My husband’s check was direct deposited last night. It was more than we had expected it to be, I guess he did more overtime than I thought!
I’ve made a payment to our credit card and the store card. I may go to my parents’ over the weekend and give them the remainder of what we’re paying them this month. I will call the medical people today or tomorrow (most likely tomorrow because my husband and I are supposed to go to dinner today).
And I put $250 more than planned into savings. =)
We’re switching from payday every 1st and 15th to every Thursday, so the rest of the overtime is going to remain in the checking account for next month’s rent. Income and expenses will be the same, but our baseline has to go up so we’re carrying over more into the next month.
I’m so so very tempted to use all of the overtime toward debt, but we’re only a month away from paying it off completely anyway, and I want to make sure we go through the adjusting pay without getting thrown off too much.
We’re continuing our very aggressive push to get out of debt. The plan for the rest of this month (this is all balancing out perfectly in my budget spreadsheet!) is as follows:
Medical bill – We have $200 due on the 18th, and then 182.60 as the final payment next month. I’m planning to pay the whole amount, getting this bill off our plate a month early and giving me an extra $200 to work with next month.
Capital One – We owe $300 on this. I plan to pay it off entirely. We seem to do that every month or two. =) This card gets used for “it’s not in the budget but I need/want this now” stuff so that it doesn’t throw off the budget. (An extra tank of gas, date night, replace broken items, etc.) It typically goes no more than a couple hundred dollars then we pay it off, it works for us.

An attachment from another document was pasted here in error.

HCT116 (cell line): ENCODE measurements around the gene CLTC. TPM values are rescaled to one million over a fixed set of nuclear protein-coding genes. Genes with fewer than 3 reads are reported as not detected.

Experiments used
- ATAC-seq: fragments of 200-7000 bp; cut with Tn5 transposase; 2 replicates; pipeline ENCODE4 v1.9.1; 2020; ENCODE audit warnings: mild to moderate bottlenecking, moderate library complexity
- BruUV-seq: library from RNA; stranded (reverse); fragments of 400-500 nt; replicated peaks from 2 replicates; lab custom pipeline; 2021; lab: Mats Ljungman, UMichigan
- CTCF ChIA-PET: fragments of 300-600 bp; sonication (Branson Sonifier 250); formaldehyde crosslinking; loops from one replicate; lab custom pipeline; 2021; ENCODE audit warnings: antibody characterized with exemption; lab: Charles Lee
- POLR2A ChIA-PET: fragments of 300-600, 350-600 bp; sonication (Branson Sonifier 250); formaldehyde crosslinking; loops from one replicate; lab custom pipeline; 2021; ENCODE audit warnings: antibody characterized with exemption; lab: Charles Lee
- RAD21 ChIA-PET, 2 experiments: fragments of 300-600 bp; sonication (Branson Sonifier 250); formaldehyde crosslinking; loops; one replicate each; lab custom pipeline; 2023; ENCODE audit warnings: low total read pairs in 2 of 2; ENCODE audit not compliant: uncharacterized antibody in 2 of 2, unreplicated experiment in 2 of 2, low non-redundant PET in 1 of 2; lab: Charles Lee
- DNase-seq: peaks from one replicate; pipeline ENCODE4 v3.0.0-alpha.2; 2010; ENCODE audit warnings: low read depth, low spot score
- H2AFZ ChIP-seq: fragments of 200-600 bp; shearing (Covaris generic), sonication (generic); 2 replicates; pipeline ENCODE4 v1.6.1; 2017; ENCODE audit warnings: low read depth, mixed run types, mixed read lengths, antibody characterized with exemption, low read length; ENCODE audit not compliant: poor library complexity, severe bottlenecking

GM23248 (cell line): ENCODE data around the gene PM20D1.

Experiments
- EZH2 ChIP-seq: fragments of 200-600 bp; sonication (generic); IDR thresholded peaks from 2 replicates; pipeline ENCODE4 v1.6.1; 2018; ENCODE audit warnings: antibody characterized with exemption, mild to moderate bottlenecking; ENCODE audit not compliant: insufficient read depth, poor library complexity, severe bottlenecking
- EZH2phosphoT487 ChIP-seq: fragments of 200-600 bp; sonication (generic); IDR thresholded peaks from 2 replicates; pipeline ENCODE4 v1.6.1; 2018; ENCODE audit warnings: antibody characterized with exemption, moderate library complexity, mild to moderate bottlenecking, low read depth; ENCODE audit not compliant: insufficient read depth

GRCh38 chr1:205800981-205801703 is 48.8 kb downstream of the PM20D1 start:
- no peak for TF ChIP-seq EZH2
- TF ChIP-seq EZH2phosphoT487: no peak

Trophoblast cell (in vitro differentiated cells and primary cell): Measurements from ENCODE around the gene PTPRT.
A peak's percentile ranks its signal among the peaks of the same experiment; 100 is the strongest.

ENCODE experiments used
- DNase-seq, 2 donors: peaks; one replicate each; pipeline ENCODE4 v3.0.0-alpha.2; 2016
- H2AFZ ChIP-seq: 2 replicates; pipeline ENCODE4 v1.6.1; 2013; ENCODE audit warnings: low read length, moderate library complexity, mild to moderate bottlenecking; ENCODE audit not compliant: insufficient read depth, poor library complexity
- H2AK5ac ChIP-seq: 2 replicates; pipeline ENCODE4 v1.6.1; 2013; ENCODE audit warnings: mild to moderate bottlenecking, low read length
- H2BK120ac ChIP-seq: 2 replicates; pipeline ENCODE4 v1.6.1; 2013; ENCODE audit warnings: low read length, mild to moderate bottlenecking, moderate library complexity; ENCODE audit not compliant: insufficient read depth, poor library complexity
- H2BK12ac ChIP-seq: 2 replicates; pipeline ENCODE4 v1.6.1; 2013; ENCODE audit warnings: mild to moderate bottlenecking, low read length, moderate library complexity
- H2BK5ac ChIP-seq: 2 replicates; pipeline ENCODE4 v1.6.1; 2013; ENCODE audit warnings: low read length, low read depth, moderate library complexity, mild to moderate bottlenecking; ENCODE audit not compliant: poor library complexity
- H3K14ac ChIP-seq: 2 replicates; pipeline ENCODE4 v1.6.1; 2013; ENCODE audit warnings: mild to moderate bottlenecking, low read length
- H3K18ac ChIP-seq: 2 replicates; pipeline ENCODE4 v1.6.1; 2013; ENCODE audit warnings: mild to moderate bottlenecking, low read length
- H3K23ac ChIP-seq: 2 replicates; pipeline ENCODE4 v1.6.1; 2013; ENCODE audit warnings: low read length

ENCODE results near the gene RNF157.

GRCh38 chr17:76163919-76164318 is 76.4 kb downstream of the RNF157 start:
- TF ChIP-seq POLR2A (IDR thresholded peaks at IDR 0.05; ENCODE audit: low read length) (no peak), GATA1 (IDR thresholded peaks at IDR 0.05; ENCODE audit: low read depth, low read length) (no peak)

Best Buy – We owe $1066.80 here. Our minimum payment is $10, but it needs to be paid in full by 5/23/07 to avoid accrued interest charges on a 6-month same-as-cash purchase. I plan to pay $200 to this in February, leaving $866.80.
I also purchased something for $130 for my cousin this month. My mom’s taking it to Mexico with her in the next month or so, where my aunt will pay her for it. So mom’s applying the $130 as payment toward what we owe them. I plan to give her $120 more by the end of the month to make a nice round $250.
Then finally, there’s $500 going into savings this month. Saving and getting out of debt go hand in hand, but we’ve been much more aggressive in debt repayment than in savings. Our credit cards charge more interest than our bank pays, so we focused in that area first. (We use savings for one time expenses such as conferences and travel.)
In March, I can hypothetically pay Best Buy $200 (same as this month) + $300 (what I’m paying to Capital One this month) + $200 (our normal monthly payment on the medical bill), + $250 (what I’m paying my parents this month), which is $950. That’s more than what we’d owe! :D
End of March, that’s my goal, then the only debt we’ll have will be parents and car payment. Then we can get really serious about saving! (If we’re putting $950 to toward debt and $500 to savings, that’s nearly $1500 to savings starting in April!)
I’m quite pleased. :D
I got my credit report from Experian today (I got Equifax in July).
Changes since July:
My married name now appears along with my maiden name.
My address I was living at in July now appears, along with my current address. (In addition to the ones that already appeared.)
The car debt is down from ~12k to ~10k.
All “pays as agreed” payments since July. =)
There are fewer publicly viewed inquiries now than in July.
There are more private inquiries (that creditors don’t see) now than in July. That must be why I keep getting more credit card offers than ever before.
Credit score: 672. “Non-prime.” Higher than 33.22% of U.S. consumers.